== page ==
Dems: CFPB's Cordray would sue if forced out
Top Democrats vowed Tuesday to defend the Consumer Financial Protection Bureau, predicting Director Richard Cordray will file a lawsuit if he were fired by Donald Trump after he is sworn in as president.
Sens. Chuck Schumer of New York, Sherrod Brown of Ohio and Elizabeth Warren of Massachusetts told reporters on a conference call that Cordray would legally challenge any attempt to remove him before his term ends in July 2018. The Trump transition team signaled last week that the president-elect is at least considering such a move.
"Do not tell Richard Cordray he's fired," Sen. Schumer said in comments directed at Trump. "We think the odds are high a legal challenge would work, and we are urging the administration to forgo that long process and keep Cordray."
A CFPB spokesman declined to comment Tuesday on Democrats' remarks or Cordray's willingness to file suit if he were forced out. However, the agency has said previously that Cordray has no intention of resigning.
Cordray likely would file a temporary restraining order or an injunction if Trump sought to fire or remove him from office, Schumer and Warren said.
"No agency head has been fired for cause for a century — it is an extreme and unprecedented step," Warren told reporters on the 25-minute conference call. "It would be a real battle."
Committee Democrats also sent a letter Tuesday to Cordray praising his leadership and "tough law enforcement against financial fraud," which they called "the guiding star" of his tenure. Cordray's more than 150 enforcement actions against various companies had returned $12 billion to an estimated 29 million consumers, the Democrats noted.
Former Rep. Randy Neugebauer, R-Texas, met with Trump to interview for the CFPB spot on Wednesday, senior Trump spokesman Sean Spicer told reporters, according to a report by The Huffington Post.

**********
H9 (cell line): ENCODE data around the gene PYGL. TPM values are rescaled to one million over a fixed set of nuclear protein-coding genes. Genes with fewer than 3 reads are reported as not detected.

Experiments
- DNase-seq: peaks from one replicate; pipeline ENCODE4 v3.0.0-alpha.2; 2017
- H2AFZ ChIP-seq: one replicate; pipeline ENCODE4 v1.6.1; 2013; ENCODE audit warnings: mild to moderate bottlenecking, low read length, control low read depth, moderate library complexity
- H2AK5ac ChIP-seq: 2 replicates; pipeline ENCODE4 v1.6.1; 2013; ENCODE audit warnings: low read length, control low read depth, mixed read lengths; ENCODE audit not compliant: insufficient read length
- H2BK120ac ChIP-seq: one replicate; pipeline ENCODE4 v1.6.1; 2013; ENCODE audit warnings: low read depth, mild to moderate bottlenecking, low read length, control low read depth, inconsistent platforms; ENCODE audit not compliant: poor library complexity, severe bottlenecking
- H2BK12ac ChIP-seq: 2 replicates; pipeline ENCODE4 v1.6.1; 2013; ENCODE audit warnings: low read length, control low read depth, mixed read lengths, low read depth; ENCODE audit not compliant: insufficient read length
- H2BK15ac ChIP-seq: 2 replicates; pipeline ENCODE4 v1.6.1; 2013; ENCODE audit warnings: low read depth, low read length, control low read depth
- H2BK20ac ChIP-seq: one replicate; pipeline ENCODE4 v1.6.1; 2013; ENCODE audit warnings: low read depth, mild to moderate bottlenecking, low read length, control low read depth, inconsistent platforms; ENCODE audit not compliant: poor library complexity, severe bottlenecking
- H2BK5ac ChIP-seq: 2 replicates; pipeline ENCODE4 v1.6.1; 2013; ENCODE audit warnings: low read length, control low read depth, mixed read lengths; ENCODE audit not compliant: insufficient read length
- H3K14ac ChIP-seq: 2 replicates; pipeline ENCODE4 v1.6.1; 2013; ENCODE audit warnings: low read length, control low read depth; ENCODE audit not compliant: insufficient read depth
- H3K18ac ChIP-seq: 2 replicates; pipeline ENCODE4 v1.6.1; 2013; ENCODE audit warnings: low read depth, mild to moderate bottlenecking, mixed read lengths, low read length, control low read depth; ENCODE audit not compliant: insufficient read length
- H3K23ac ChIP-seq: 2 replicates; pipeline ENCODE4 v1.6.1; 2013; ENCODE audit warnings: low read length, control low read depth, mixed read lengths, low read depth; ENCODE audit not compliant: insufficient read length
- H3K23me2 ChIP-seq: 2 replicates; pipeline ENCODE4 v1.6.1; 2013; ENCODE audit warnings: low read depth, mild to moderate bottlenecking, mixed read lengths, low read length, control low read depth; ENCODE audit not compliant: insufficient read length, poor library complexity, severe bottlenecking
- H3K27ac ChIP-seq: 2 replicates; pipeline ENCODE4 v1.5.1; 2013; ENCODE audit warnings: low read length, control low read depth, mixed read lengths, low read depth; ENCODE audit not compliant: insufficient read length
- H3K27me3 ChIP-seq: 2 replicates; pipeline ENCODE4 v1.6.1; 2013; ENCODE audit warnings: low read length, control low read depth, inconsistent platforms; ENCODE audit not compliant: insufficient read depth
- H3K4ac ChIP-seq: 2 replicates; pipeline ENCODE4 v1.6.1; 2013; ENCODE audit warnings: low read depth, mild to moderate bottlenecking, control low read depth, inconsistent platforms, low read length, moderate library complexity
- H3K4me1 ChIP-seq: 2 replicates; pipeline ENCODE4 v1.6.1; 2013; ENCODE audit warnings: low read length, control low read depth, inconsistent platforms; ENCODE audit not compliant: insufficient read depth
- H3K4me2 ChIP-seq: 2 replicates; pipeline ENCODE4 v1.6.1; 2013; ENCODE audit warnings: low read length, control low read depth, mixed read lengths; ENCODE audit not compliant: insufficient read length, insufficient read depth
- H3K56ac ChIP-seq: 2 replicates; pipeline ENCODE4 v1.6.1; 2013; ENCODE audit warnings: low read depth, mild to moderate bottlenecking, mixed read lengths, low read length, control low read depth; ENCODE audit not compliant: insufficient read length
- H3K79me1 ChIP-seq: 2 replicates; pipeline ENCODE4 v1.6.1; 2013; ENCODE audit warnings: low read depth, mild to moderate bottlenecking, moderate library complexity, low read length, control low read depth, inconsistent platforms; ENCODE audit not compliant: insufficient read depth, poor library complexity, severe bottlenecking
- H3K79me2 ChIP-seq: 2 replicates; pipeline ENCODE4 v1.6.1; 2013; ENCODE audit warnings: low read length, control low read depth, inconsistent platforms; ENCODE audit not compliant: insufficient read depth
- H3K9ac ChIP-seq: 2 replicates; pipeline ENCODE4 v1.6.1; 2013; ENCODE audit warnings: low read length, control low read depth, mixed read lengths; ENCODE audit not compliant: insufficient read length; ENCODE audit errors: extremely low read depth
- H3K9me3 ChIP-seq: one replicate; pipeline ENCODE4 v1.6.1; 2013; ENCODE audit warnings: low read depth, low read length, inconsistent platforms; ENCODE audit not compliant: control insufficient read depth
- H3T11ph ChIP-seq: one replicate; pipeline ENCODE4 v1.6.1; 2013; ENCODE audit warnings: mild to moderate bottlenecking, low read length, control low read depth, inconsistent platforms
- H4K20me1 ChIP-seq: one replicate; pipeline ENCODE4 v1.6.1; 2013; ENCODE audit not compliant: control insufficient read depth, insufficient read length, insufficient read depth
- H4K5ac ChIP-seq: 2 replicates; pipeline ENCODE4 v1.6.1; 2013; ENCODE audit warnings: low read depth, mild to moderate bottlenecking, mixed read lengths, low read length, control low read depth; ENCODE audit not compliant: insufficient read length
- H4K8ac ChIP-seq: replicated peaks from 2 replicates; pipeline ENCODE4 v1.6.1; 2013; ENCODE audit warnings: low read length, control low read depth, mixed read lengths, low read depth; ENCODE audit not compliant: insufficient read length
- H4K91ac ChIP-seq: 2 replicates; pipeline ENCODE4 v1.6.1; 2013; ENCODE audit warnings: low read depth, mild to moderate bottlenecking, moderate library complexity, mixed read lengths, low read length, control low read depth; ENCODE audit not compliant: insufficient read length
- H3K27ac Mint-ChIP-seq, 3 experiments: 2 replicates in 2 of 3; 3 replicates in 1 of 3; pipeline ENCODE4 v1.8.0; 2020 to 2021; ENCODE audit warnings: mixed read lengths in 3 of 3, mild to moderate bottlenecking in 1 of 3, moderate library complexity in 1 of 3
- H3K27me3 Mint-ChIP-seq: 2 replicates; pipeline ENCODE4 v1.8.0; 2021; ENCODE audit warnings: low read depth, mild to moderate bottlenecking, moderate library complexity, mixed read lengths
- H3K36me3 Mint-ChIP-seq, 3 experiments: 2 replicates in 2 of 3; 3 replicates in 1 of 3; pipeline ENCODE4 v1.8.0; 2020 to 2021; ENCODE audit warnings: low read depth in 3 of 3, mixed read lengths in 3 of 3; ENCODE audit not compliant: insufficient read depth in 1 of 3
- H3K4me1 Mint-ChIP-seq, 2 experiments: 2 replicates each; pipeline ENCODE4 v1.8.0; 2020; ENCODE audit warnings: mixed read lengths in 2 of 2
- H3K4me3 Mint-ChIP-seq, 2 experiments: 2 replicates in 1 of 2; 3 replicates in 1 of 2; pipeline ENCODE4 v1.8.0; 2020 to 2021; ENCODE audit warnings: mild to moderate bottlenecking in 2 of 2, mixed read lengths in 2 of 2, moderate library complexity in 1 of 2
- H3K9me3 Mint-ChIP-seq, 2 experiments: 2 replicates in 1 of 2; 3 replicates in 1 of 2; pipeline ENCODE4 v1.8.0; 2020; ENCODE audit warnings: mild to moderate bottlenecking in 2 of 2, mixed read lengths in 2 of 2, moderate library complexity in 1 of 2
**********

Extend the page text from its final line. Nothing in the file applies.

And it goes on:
Under the Dodd-Frank Act, Cordray can only be fired "for cause," which is defined as "inefficiency, neglect of duty or malfeasance in office." Some lawyers have said the Trump administration is building a "for cause" dossier against the CFPB chief.
"There is no conceivable way that Cordray could be fired for cause," Schumer continued. "This would be unprecedented. There is no cause available to go after him [for] other than something that is trumped up, manufactured."
When asked if he would be willing to replace the director with a five-member commission as repeatedly proposed in legislation, Schumer said: "No."
Brown said that even if a commission structure was established for the agency, Republicans could slow-walk potential appointments to hamper the agency. He cited the example of former Banking Committee Chairman Richard Shelby, R-Ala., who refused to hold nomination hearings and created a number of vacancies at agencies like the Securities and Exchange Commission and the Export-Import Bank.
"We deal with commissions, we deal with the [Export-Import Bank], we deal with the SEC," Brown said. "These are commissions. … Shelby would move on none of these so we had an Ex-Im Bank that simply couldn't perform its full duties and that is what will happen here. "This whole idea of a commission is to emasculate the agency and slow everything down and take away its power and stop it from acting."
Republicans have urged the president-elect to rely on a recent U.S. appeals court decision that struck down language in Dodd-Frank that said the CFPB's director could only be fired "for cause." That decision has been temporarily stayed pending an appeal.
"Right now that is the law, and it's the only tool available to the president-elect, which is firing for cause, and [that] has not happened in the U.S. in the last 100 years," Warren said.
The CFPB is in the process of issuing rules on arbitration, payday lending and debt collection, issues that Democrats are rallying progressives, consumer advocates and civil rights groups to fight for.
"First, there is the terrible publicity they will get, they will hear from hundreds of thousands of people, and then there are the legal actions" that could come from Cordray, Brown said. "Republican senators and House members…are going to see a huge pushback from the country."